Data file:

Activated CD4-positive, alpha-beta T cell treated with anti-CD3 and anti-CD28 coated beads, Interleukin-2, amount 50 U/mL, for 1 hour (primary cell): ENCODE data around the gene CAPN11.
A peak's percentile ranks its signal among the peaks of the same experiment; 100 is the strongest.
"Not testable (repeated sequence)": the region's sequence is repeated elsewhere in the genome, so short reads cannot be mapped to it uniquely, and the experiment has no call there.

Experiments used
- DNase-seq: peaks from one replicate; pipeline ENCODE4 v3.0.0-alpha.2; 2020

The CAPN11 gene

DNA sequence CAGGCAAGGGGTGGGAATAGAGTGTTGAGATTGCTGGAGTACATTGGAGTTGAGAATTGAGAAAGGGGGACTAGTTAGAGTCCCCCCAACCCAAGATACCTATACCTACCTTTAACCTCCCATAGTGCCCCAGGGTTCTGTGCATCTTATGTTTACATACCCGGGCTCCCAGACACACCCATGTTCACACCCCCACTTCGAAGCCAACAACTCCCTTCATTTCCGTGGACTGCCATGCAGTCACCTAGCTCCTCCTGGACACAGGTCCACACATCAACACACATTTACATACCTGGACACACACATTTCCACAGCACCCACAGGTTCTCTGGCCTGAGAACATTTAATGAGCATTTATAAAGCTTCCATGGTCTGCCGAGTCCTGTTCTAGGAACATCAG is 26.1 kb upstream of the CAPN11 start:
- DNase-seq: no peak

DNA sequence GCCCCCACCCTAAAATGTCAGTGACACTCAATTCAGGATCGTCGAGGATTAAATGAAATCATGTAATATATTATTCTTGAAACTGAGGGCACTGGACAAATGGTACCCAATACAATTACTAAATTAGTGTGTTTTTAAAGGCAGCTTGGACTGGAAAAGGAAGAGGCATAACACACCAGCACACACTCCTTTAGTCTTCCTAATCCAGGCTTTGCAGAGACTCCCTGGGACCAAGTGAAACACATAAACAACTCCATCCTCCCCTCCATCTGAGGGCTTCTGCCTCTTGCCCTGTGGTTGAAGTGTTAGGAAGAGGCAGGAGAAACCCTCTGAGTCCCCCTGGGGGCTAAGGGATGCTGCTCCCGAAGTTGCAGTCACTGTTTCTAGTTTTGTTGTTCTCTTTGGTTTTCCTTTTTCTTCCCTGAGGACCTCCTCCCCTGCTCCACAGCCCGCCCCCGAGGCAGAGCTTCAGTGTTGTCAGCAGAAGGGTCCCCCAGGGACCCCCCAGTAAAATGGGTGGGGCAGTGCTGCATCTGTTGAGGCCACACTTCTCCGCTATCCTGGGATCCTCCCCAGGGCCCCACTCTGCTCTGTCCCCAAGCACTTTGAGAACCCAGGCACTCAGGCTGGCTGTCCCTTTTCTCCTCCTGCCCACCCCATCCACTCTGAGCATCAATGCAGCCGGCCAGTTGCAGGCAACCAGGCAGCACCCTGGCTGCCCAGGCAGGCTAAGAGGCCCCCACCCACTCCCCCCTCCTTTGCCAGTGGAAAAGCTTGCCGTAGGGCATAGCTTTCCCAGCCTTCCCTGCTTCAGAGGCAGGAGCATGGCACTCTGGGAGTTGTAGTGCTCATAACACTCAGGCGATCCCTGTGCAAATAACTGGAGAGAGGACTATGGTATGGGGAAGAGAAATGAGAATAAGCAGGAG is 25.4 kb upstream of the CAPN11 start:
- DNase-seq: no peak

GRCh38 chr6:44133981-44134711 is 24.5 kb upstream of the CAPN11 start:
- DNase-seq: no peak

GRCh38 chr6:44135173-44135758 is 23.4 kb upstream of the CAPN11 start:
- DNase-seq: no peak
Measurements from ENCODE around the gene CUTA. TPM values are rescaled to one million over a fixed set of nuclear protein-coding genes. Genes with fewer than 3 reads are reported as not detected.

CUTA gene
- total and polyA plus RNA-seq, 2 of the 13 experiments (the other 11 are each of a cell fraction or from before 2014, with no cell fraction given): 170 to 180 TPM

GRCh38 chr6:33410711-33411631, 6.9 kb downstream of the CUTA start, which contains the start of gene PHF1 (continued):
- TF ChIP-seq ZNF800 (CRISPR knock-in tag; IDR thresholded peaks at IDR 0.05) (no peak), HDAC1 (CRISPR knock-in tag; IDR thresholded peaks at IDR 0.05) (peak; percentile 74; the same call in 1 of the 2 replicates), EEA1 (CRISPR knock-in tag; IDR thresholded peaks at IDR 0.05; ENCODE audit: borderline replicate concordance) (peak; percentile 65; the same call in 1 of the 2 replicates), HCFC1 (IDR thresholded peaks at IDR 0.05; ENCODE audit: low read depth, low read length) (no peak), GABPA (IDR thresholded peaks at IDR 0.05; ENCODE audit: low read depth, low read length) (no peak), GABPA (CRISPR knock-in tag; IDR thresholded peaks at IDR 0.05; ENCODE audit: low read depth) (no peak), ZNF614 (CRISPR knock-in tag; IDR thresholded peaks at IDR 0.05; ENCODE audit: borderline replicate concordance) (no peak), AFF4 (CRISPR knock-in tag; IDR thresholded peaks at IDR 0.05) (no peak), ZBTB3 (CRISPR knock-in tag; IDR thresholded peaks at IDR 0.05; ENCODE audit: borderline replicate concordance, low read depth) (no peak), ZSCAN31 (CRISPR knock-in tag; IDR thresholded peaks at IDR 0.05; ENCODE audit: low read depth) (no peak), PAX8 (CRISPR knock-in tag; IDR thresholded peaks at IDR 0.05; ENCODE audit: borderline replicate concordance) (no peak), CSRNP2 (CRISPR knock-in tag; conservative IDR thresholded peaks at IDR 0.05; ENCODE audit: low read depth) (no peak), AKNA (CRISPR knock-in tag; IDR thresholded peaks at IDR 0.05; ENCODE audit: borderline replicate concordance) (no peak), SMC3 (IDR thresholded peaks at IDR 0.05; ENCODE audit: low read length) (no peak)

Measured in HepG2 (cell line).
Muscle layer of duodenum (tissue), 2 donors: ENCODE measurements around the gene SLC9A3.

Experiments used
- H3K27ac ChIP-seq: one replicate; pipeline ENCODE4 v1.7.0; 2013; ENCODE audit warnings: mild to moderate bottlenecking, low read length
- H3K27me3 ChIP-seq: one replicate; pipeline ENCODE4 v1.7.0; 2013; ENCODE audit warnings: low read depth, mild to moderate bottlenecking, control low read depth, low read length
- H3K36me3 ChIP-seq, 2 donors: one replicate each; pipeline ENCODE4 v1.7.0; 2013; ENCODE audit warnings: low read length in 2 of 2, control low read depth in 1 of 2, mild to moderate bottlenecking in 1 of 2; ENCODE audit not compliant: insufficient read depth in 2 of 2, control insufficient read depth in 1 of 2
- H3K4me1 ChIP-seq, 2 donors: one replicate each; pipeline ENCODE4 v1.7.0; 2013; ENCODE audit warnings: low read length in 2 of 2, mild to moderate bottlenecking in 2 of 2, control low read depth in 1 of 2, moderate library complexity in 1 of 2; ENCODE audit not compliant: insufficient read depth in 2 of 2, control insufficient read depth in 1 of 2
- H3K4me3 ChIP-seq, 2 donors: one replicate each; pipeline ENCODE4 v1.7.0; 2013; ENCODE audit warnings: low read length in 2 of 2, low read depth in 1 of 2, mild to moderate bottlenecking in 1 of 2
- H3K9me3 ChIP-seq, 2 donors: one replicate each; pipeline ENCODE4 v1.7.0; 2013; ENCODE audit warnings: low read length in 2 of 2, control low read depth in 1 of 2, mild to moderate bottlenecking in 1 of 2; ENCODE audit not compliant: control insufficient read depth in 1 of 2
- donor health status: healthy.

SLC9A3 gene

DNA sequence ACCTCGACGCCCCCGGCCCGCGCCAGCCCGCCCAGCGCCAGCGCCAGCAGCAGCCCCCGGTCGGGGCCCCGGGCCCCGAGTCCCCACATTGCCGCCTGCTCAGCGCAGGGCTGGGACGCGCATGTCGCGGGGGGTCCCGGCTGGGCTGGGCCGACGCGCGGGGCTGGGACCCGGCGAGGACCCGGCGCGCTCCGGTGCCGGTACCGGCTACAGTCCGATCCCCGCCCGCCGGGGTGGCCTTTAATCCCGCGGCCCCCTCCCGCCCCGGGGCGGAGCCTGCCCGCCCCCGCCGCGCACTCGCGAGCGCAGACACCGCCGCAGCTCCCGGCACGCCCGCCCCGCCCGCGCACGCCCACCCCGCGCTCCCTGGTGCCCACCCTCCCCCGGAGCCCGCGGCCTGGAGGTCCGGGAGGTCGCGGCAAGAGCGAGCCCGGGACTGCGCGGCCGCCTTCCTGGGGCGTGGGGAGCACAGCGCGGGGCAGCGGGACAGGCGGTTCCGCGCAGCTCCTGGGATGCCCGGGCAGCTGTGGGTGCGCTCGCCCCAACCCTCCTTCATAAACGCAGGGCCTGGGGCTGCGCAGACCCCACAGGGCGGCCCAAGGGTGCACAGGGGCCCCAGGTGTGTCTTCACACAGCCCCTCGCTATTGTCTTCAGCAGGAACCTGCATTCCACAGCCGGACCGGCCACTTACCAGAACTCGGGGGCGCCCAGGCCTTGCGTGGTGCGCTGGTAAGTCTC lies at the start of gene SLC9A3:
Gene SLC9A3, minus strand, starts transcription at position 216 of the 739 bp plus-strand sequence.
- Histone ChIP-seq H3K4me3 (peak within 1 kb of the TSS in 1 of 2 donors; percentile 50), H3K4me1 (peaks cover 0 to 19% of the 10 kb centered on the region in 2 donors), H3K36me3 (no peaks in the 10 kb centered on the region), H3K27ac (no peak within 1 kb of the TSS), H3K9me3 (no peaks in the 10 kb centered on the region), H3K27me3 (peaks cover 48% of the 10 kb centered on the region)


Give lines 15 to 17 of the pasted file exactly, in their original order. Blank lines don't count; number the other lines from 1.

Measurements from ENCODE around the gene CUTA. TPM values are rescaled to one million over a fixed set of nuclear protein-coding genes. Genes with fewer than 3 reads are reported as not detected.

CUTA gene
- total and polyA plus RNA-seq, 2 of the 13 experiments (the other 11 are each of a cell fraction or from before 2014, with no cell fraction given): 170 to 180 TPM